Academic Study: Unknown History of Latino Lynchings

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Editor: The following is a summary & analysis of Harvard Civil Rights-Civil Liberties Law Review article, “Law of the Noose: A History of Latino Lynching” by Richard Delgado.  It is written as an academic paper, but our editorial team determined its content met our editorial standard of  providing our readers with well-researched material on Latinos.   

By Maximo Anguiano

Delgado attempts to shed light on a largely unknown history of Latinos, particularly Mexican-Americans in the Southwest U.S., who were lynched between the years of 1846 and 1925. This is roughly the same time that many Blacks were lynched in the U.S., as well. While many know of the ominous and horrific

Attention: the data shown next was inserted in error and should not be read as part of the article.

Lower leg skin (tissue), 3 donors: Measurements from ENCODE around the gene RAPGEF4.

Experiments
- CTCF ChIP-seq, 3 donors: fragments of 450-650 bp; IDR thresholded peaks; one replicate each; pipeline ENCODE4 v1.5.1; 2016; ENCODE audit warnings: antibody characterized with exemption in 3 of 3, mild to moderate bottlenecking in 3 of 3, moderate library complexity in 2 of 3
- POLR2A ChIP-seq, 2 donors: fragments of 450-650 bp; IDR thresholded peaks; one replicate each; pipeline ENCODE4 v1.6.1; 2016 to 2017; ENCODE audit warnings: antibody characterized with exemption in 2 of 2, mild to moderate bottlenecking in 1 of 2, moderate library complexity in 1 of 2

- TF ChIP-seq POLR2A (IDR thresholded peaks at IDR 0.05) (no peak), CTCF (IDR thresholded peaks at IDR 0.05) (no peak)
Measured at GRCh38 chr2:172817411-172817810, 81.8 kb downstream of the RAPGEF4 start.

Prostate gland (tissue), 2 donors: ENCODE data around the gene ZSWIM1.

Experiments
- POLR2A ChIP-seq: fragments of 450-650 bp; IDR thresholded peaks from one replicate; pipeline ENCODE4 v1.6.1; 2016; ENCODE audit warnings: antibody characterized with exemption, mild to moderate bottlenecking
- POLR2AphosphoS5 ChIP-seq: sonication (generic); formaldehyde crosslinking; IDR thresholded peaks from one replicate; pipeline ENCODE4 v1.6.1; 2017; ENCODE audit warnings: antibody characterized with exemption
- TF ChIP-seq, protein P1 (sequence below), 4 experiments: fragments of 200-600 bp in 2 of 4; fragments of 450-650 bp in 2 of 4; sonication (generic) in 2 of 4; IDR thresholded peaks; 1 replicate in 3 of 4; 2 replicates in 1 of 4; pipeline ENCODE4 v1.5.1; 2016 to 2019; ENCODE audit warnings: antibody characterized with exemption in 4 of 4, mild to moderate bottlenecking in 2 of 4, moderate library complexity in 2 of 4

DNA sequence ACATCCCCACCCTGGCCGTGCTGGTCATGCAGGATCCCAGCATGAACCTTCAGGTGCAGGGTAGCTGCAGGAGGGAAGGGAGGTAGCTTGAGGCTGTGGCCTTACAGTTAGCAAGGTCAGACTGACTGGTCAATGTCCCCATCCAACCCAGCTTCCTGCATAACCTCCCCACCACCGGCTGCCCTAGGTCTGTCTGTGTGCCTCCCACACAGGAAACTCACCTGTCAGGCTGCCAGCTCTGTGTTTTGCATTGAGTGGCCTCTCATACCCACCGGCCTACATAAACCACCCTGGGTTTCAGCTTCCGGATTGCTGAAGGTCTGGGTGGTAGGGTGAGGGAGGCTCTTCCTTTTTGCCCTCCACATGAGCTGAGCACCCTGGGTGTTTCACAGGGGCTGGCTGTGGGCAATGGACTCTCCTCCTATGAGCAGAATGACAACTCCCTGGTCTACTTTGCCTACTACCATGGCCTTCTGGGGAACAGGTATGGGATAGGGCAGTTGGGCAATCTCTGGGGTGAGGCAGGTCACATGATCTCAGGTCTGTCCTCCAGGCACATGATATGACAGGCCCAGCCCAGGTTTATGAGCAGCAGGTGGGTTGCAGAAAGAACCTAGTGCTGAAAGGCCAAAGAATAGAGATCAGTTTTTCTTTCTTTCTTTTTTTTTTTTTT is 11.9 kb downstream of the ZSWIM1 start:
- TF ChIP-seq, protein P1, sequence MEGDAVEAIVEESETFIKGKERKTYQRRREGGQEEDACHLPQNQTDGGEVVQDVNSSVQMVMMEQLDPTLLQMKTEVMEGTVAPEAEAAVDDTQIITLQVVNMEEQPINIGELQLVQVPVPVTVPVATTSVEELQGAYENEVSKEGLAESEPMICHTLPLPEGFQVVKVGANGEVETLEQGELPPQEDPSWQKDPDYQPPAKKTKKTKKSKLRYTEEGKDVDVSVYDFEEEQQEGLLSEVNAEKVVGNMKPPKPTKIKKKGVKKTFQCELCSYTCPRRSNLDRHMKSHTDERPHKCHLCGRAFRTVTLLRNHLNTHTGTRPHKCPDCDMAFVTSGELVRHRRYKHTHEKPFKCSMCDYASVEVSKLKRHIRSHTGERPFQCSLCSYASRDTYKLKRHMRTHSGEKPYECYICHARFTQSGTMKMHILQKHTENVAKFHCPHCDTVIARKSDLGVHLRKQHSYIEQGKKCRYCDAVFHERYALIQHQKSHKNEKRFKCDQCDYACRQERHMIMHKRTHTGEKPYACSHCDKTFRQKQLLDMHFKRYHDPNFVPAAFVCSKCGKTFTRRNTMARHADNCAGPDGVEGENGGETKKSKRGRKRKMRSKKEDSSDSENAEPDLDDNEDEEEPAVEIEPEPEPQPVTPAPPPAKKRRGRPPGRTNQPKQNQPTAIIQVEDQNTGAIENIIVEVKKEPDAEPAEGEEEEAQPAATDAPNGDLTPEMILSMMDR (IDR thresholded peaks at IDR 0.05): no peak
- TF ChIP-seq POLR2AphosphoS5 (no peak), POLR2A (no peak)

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Lack Of Diversity In This Year’s Academy Award Nominees Prompts Its President To Respond

 

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Responding for the first time to the firestorm of criticism over the lack of diversity in this year’s Oscar nominations, film academy president Cheryl Boone Isaacs says the all-white acting slate inspires her to accelerate the academy’s push to be more inclusive. She also hopes the film industry as a whole will continue to strive for greater diversity.

The first black president of the Academy of Motion Picture Arts and Sciences spoke out Friday night in an exclusive interview with The Associated Press about the Oscar nominations and the widespread criticism that followed.

All 20 of this year’s acting contenders are white and there are no women in

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